Martedì, 18 Settembre 2018

Italy's '10 wise men' reveal proposals to end deadlock


(By Paul Virgo) (see related story on Berlusconi)
Rome, April 12 - The 10 experts Italian President
Giorgio Napolitano asked to prepare a government programme
capable of winning cross-party support and breaking the nation's
political impasse delivered their proposals on Friday.
The proposals included a new election system in which only
the Lower House of parliament would have political functions,
instead of the current system in which the House and Senate are
equally powerful.
Napolitano said his group of highly respected political and
institutional figures had found "common ground" and that it is
now up to the political parties to make a "similar effort of
good will for an agreement" to break the deadlock Italy has
endured since February's inconclusive general election.
The head of state, whose seven-year term ends next month,
added that he considered his efforts to end Italy's
post-election political impasse over.
"Now the word and the decisions pass over to the political
parties and whoever will be my successor to draw the
conclusions," said Napolitano, who turned to the so-called wise
men last month.
"The initiative to set up these working groups, the
mandate I gave them and the reports they produced, represent my
final contribution - on the eve of the conclusion of my mandate
and the choice of the new president - that I have been able to
give to find solutions to the problem of government after the
February 24 elections".
One of the priorities of the wise men was to find a
proposal for a new electoral law to replace the much-criticised
current system that failed to produce a clear winner two months
Pier Luigi Bersani's centre-left alliance came first but
has been unable to form a government as it failed to win a
working majority in the Senate.
The wise men said the current system, in which all laws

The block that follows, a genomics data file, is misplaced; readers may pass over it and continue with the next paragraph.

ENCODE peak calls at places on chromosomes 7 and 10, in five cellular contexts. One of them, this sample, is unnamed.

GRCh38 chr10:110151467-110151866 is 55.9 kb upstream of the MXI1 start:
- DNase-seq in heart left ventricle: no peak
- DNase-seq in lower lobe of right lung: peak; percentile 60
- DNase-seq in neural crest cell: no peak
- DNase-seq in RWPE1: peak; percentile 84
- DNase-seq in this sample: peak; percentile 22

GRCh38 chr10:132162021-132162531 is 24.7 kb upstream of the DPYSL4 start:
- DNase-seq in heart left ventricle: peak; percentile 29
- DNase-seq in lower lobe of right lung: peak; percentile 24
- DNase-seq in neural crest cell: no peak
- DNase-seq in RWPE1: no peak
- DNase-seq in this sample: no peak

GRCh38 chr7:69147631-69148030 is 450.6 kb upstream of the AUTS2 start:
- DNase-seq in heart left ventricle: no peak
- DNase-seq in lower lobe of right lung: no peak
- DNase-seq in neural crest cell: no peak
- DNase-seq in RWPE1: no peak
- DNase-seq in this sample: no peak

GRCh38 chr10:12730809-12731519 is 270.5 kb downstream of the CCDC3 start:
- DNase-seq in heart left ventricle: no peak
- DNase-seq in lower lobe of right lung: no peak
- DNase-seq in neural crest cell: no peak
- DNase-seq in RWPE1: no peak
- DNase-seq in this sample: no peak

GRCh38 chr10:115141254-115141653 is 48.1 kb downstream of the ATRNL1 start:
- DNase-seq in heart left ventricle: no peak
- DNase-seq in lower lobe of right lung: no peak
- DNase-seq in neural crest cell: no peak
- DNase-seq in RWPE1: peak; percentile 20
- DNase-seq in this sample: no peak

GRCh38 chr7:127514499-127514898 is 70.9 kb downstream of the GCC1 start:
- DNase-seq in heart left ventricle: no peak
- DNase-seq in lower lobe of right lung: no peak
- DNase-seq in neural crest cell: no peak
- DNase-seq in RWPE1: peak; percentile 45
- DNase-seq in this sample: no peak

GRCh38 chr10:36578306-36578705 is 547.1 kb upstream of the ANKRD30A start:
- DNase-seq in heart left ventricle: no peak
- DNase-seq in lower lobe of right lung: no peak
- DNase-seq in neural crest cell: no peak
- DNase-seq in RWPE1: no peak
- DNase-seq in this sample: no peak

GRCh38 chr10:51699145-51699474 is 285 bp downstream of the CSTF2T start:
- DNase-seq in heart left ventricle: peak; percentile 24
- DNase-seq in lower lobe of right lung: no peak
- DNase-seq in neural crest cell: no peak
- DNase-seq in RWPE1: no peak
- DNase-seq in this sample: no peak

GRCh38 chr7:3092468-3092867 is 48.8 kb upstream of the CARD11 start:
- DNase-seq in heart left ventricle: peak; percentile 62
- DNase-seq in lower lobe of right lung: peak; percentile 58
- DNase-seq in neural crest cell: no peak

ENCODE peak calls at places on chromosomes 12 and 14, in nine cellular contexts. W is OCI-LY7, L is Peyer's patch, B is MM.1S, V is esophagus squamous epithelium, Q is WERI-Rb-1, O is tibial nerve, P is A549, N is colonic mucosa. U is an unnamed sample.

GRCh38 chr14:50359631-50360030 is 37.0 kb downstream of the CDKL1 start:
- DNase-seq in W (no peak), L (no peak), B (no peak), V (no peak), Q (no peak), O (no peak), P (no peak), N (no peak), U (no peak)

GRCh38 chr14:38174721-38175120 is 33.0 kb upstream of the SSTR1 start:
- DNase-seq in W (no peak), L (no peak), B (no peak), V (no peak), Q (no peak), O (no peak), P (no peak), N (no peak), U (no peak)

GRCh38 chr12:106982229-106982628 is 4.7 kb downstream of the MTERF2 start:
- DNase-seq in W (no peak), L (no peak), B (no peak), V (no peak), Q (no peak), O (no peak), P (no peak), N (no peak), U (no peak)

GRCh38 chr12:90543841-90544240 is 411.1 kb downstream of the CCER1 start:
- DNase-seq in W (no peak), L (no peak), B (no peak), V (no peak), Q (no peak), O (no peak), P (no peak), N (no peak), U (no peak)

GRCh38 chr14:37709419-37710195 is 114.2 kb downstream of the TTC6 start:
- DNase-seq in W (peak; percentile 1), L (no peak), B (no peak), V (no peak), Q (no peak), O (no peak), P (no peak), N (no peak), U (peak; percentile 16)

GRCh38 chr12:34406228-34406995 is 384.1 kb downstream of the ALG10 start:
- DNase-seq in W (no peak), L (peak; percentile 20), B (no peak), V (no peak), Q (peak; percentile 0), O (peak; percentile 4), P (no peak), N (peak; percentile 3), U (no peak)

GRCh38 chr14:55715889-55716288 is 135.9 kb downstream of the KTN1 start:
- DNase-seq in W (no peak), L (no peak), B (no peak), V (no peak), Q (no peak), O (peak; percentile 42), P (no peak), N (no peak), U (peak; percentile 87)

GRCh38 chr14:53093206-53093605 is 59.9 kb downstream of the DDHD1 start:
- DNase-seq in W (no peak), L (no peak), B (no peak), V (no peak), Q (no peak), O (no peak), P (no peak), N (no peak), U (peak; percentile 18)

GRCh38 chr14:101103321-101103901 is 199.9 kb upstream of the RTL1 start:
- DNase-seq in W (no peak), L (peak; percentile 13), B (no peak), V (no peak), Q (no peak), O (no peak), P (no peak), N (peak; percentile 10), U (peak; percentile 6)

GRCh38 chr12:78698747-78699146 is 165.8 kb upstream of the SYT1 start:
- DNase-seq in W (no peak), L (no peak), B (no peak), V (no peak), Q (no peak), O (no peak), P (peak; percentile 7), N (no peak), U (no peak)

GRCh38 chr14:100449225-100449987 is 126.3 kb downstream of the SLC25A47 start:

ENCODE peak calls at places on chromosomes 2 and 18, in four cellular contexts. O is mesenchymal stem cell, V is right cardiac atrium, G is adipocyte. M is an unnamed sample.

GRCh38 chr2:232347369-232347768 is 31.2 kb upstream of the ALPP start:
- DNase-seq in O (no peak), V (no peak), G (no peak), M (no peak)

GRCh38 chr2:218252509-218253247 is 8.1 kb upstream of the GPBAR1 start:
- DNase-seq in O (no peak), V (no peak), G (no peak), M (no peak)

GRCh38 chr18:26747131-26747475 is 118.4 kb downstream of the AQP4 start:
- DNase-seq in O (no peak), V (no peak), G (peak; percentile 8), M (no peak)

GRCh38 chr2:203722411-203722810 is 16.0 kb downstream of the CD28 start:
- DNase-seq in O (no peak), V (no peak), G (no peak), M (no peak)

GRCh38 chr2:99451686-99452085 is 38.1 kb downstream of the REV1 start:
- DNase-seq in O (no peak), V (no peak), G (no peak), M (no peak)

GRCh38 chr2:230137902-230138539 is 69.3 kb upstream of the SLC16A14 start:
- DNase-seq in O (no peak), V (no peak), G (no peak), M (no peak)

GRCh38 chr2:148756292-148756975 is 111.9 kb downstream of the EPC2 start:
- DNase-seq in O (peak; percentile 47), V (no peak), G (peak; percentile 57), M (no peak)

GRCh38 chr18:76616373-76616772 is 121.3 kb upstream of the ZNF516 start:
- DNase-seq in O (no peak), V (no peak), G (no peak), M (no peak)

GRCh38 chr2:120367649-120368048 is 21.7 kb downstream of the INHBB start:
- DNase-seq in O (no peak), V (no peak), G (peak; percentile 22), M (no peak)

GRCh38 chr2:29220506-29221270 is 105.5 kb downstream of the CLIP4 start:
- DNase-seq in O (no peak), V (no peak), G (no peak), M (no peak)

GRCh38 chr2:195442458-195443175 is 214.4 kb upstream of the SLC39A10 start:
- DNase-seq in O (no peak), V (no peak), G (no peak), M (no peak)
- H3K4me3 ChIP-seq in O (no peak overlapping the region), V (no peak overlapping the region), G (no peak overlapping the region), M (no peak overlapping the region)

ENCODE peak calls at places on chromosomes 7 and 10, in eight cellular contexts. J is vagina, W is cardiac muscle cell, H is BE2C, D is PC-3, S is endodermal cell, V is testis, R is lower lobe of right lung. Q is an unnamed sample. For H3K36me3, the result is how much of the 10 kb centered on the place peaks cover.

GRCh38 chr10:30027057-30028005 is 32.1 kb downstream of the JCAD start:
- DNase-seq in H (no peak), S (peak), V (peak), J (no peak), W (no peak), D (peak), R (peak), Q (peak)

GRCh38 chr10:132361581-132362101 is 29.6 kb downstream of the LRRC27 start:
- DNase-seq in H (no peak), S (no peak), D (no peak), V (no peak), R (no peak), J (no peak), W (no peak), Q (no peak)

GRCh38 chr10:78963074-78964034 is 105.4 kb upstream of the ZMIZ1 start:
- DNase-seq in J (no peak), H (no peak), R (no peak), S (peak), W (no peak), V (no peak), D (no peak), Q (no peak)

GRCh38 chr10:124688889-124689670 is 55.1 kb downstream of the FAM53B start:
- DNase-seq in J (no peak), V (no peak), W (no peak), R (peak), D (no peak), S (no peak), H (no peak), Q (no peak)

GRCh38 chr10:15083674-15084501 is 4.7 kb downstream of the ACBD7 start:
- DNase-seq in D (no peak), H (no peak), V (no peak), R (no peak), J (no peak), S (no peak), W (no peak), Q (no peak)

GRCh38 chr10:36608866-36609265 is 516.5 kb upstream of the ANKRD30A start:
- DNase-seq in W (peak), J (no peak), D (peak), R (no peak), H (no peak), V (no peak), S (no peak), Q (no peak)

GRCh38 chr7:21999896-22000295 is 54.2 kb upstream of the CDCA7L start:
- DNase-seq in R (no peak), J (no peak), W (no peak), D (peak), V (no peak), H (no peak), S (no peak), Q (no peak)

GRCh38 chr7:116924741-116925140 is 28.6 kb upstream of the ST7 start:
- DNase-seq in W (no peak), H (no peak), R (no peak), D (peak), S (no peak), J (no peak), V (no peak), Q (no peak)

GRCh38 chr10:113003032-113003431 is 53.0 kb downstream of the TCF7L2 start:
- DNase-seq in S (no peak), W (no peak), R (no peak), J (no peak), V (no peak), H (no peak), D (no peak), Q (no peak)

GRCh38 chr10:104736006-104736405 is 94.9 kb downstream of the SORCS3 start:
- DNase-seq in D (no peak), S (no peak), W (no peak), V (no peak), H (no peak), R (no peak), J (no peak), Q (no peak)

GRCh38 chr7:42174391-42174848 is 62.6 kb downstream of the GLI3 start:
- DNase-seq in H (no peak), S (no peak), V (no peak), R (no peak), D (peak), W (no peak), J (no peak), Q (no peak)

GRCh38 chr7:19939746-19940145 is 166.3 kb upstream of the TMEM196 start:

must be approved by both the House and Senate, was "one of the
causes of our institutional system's difficulties in
They proposed that confidence votes and definitive votes on
bills should only take place in the Lower House of parliament.
While the House will remain "political", they suggested
that the Senate become an assembly representing regional
They said a new electoral law "could foresee a mixed system
(in part proportional representation, in part
first-past-the-post) and a high threshold" for parties to enter
The proposal also envisions a "reasonable" quota of bonus
seats to the party that comes first in elections, to ensure it
can govern, as well as the abolition of specific parliamentary
seats for Italians living abroad.
The experts said that Italy needs a law on conflicts of
interest but stressed that this should not be adopted in a
"partisan spirit".
The issue is a contentious one in Italy as many have argued
ex-premier Silvio Berlusconi's political role is incompatible
with him owning a massive business empire.
They said a law could be forged from proposals prepared by
Italy's antitrust authority.
They said that "public funding of political
an indispensable factor for democratic competition and to
prevent private wealth from improperly impacting political
The anti-establishment 5-Star Movement, which holds the
balance of power in a hung parliament, wants all public funding
of political parties scrapped after a long series of corruption
The wise men also proposed taking the power to decide on
the eligibility of lawmakers from parliament and giving it to
"an independent, impartial judge" and forming a register for
lobbyists in both the House, Senate and regional assemblies.
"Special-interest groups perform a legitimate role, but one
that is not always transparent," they said.
They proposed asking Brussels to let Rome exceed the 3%
budget-to-GDP limit for growth-stoking investments, "especially
for projects that receive EU funds".
Another suggestion is that the number of permanent
parliamentary commissions should be cut from 22 to a maximum of
10 to save money.
The experts added that the next government should boost
Italy's social safety nets, including greater help for migrants
and the unemployed, by the summer.
"We did our homework," said a satisfied Valerio Onida, the
president of Italy's Constitutional Court and one of the wise

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